Explanation: Why is India facing a coal shortage?
CHENNAI, October 1 (Reuters) – India’s utilities scramble to secure coal supplies as stocks hit extremely low levels. Read more
Here is a brief summary of the factors that led to the country’s coal shortage.
WHAT ARE THE CURRENT STOCK LEVELS?
As of September 29, 16 of India’s 135 coal-fired power plants had no coal stocks, according to the Central Electricity Authority (CEA). More than half of the factories had stocks that lasted less than three days, while more than 80% had less than a week of stock.
Coal accounts for over 70% of India’s electricity production, and utilities account for around 75% of India’s coal consumption.
WHAT CAUSED THE COAL SHORTAGE?
India’s industrial electricity demand increased after the second wave of the coronavirus pandemic. On top of that, a growing price gap between lower domestic prices and record world coal prices has led buyers to shy away from imports.
State-owned Coal India (COAL.NS), which produces more than 80% of India’s coal, said on Wednesday that an increase in global coal prices and freight costs had led to reduced power generation by plants using imported coal, adding to the pressure on utilities using domestically mined coal to increase production.
WHY ARE THE PRICES BETWEEN NATIONAL AND GLOBAL COAL SPREADING?
Domestic coal prices in India are largely decided by Coal India. An increase in coal prices usually has a ripple effect on electricity prices and inflation, making a rise a politically sensitive decision.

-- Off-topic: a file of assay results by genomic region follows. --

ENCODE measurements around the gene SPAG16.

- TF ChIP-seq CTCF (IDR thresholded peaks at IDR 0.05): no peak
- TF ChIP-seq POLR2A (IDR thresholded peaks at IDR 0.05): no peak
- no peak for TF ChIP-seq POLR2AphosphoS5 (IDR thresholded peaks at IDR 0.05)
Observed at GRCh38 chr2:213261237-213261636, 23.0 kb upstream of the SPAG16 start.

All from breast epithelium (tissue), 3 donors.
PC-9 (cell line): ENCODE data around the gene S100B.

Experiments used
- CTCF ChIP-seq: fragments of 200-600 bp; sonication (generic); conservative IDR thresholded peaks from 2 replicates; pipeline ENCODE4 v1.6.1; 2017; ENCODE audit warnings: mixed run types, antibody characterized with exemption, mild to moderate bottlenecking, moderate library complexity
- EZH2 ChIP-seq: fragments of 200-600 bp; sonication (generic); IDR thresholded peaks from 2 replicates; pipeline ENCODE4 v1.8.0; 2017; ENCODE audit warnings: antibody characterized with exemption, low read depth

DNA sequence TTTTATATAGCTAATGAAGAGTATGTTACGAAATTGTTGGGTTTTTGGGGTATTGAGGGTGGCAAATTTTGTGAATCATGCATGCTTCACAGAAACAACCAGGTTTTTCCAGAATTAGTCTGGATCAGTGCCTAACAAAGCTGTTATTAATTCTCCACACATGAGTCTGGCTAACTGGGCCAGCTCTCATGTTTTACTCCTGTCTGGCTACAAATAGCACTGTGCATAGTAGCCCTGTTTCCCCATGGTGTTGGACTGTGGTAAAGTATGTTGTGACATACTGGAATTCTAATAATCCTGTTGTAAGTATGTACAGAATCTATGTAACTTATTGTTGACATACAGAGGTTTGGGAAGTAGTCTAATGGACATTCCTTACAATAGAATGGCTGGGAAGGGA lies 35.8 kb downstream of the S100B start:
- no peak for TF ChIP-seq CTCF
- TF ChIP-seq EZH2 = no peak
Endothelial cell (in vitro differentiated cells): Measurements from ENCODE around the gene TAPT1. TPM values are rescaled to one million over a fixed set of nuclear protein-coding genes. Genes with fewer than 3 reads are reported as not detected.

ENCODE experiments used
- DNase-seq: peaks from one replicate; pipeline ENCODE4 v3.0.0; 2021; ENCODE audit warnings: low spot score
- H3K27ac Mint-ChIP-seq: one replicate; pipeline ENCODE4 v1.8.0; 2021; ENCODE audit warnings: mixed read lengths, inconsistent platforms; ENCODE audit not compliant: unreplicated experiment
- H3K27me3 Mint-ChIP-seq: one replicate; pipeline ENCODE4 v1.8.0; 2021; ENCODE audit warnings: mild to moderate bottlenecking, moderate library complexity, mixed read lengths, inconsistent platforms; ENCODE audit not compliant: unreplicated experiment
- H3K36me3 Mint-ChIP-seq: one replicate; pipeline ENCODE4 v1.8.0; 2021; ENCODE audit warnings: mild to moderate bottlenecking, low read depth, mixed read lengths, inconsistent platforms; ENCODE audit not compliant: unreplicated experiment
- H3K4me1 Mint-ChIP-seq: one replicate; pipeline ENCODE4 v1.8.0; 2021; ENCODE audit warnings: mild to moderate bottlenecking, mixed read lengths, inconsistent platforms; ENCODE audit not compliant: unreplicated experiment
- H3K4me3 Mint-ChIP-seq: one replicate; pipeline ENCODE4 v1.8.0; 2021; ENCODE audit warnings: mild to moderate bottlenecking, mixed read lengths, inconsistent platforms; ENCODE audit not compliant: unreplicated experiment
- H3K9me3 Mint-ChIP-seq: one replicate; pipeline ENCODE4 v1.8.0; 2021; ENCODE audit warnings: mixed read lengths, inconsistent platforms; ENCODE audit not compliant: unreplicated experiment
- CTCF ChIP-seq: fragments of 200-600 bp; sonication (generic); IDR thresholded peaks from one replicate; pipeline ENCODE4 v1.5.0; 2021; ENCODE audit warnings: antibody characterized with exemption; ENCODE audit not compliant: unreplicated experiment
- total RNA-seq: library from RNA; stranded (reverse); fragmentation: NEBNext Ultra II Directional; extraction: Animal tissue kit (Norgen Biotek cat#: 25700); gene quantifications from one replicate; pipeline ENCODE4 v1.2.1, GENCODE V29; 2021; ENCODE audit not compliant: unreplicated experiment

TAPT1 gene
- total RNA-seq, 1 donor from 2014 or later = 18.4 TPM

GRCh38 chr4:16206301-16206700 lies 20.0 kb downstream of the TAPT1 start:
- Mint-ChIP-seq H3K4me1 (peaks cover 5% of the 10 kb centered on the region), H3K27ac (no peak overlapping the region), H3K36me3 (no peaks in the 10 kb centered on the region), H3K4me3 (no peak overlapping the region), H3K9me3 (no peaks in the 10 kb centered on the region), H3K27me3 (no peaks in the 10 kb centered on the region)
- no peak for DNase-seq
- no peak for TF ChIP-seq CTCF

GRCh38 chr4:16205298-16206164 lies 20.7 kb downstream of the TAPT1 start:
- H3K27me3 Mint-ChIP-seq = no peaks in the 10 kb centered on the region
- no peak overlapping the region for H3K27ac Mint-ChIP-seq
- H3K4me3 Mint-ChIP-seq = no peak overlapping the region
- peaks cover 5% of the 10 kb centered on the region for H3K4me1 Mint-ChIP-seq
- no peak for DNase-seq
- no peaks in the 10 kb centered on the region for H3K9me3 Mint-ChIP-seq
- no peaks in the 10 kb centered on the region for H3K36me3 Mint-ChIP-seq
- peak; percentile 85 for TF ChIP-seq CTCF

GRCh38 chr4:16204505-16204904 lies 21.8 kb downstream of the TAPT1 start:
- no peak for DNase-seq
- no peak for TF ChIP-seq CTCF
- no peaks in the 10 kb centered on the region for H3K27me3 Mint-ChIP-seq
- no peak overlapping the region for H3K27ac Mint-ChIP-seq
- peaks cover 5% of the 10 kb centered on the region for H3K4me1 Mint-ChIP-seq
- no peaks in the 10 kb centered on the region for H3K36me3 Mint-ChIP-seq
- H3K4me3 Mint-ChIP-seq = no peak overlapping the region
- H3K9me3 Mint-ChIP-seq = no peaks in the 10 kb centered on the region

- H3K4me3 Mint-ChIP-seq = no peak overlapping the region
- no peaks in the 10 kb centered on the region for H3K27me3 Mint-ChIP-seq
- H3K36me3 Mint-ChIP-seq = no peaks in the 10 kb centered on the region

Indian coal has kept prices stable over the past year despite the sharp rise in global coal prices over the same period. Although the president of the company has said the miner will raise prices, it’s not immediately clear when that will happen.
Meanwhile, benchmark coal prices in Asia have reached record highs in recent times, supported by global demand for fuels for power generation as economies open up. A major energy crisis in China is the latest event driving global demand for fuel.
WHY CANNOT PUBLIC SERVICES RECOVER HIGHER COSTS?
Electricity tariffs in India, set by the respective states, are among the lowest in the world, according to the globalpetrolprices.com website, as state-run distribution companies absorbed higher input costs to keep prices stable.
This has left many of these companies deeply in debt, with cumulative liabilities running into the billions of dollars.
Stretched corporate balance sheets have systematically triggered payment delays to power producers, often affecting cash flow and discouraging further investment in the power generation sector.
Indian power producers bound by long-term agreements with distribution utilities often cannot pass on higher input costs unless clauses are included in their contracts.
WHAT DOES THE CRISIS IN INDIA MEAN FOR GLOBAL COAL MARKETS?
India is the second largest importer, consumer and producer of coal and has the fourth largest reserves in the world. It imports mainly from Indonesia, Australia and South Africa.
CRISIL, a unit of rating agency S&P, said it expects Australian and Indonesian thermal coal prices to rise over the remainder of the year, due to supply constraints and strong demand from China and elsewhere.
WHO ARE THE WINNERS AND THE LOSERS?
Shares of Indian power producers NTPC Ltd (NTPC.NS), Tata Power (TTPW.NS) and Torrent Power (TOPO.NS) and Coal India have risen sharply in recent weeks, driven by growing demand for electricity.
An official from a large utility operator said that many traders who bought coal at national spot auctions sold the fuel at very high prices.
Many non-coal consumers and import-based power plants have cut back on production due to high foreign prices.
While large-scale blackouts like those in China seem unlikely in the immediate future, parts of the country could face power outages, officials said.
Reporting by Sudarshan Varadhan; Editing by Florence Tan and Lincoln Feast
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